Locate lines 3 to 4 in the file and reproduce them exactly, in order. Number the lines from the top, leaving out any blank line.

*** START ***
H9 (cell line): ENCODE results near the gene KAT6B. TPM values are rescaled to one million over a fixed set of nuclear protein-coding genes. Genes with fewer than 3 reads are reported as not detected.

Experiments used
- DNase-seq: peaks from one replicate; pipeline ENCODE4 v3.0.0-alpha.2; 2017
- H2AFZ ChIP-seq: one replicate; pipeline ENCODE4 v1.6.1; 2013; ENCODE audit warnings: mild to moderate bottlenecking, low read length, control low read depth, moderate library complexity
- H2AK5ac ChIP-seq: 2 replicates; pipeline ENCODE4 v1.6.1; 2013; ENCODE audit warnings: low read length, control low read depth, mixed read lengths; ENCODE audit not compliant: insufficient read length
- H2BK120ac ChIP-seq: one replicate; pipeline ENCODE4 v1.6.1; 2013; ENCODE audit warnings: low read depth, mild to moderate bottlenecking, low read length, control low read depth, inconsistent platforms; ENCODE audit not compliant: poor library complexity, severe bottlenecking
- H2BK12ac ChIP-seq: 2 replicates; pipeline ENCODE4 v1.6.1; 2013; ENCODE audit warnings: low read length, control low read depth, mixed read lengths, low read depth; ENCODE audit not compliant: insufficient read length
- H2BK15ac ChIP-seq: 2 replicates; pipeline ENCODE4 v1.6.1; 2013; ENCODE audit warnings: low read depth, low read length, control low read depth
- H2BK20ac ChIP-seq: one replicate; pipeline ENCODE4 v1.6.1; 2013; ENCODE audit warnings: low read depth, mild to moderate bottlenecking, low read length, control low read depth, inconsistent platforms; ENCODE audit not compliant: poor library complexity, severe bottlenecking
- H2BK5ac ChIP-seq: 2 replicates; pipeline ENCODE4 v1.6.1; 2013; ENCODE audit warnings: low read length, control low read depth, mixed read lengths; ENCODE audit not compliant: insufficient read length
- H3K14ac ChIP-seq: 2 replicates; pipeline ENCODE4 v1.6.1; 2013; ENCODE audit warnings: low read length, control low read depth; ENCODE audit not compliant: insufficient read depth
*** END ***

- DNase-seq: peaks from one replicate; pipeline ENCODE4 v3.0.0-alpha.2; 2017
- H2AFZ ChIP-seq: one replicate; pipeline ENCODE4 v1.6.1; 2013; ENCODE audit warnings: mild to moderate bottlenecking, low read length, control low read depth, moderate library complexity